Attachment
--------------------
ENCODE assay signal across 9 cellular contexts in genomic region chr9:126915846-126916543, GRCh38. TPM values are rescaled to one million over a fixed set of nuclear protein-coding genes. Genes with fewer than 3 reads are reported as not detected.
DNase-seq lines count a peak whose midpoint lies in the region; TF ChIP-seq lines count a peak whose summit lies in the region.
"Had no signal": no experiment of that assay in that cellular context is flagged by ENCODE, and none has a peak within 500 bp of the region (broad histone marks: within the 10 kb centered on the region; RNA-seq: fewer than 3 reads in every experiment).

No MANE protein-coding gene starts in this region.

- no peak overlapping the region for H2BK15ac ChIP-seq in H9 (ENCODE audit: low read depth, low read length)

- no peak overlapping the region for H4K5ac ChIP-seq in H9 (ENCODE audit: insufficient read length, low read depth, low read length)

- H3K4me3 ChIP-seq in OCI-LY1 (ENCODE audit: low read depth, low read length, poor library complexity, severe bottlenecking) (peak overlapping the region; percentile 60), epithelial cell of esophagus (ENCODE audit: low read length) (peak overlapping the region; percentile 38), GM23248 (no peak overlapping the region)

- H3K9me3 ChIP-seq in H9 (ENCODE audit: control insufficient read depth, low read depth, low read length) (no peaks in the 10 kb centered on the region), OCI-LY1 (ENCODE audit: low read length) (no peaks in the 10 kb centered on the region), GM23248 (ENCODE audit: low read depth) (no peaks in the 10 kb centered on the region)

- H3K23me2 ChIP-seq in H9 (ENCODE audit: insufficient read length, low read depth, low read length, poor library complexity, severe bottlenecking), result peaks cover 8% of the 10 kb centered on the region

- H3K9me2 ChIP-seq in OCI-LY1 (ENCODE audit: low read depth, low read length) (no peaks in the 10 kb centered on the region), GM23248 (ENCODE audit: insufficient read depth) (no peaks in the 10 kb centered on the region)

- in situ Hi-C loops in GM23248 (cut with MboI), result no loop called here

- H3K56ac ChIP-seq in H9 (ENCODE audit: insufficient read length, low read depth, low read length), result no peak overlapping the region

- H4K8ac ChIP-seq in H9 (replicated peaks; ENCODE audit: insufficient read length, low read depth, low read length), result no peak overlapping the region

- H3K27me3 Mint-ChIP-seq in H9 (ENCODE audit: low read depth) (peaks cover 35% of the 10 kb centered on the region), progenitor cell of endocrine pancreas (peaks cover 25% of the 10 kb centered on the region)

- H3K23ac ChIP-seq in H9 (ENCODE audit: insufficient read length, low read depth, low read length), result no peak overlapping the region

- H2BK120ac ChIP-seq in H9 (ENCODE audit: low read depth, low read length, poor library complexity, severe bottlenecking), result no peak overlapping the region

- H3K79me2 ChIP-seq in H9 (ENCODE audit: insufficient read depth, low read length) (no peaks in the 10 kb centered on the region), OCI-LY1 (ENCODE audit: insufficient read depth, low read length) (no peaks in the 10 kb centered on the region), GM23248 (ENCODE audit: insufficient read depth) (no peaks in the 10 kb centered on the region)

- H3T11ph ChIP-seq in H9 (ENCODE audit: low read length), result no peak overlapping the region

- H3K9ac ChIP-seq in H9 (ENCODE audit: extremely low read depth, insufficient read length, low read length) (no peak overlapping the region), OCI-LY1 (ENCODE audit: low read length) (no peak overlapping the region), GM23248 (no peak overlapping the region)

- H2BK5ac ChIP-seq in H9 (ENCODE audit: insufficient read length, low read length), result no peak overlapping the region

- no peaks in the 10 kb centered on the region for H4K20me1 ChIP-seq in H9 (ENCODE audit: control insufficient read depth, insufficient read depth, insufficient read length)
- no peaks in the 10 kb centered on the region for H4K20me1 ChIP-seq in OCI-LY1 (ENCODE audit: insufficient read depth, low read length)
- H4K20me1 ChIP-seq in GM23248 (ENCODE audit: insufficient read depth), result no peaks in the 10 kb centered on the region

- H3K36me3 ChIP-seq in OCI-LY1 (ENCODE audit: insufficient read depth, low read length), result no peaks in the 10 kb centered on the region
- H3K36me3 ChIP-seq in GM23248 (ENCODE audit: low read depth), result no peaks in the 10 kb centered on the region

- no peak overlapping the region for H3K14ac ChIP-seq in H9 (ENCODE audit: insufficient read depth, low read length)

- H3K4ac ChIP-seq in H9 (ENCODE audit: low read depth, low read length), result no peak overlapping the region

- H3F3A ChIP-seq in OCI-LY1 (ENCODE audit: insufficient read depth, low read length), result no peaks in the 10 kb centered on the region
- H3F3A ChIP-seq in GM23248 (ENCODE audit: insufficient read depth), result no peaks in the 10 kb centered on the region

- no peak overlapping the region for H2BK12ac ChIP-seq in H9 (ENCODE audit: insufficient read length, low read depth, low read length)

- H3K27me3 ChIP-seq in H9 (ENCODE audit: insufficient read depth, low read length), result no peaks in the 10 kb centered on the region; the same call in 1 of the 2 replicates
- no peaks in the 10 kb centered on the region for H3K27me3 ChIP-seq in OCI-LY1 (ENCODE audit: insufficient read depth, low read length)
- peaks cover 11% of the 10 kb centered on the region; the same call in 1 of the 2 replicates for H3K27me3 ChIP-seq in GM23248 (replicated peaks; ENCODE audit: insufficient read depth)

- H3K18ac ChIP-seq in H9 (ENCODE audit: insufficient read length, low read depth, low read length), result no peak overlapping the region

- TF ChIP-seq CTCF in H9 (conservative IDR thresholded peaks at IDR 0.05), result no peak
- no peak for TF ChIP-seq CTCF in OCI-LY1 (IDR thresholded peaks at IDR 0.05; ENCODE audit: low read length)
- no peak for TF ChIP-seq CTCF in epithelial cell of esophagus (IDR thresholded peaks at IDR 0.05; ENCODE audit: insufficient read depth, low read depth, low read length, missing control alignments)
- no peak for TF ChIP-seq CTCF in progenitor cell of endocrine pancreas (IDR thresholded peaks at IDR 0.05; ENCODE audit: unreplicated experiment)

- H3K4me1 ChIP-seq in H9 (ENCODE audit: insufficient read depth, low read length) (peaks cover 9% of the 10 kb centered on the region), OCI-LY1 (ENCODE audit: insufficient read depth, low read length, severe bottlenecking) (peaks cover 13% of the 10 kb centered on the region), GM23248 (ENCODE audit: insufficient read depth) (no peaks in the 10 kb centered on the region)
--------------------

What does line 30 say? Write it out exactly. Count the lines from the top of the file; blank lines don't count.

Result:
- no peak overlapping the region for H2BK12ac ChIP-seq in H9 (ENCODE audit: insufficient read length, low read depth, low read length)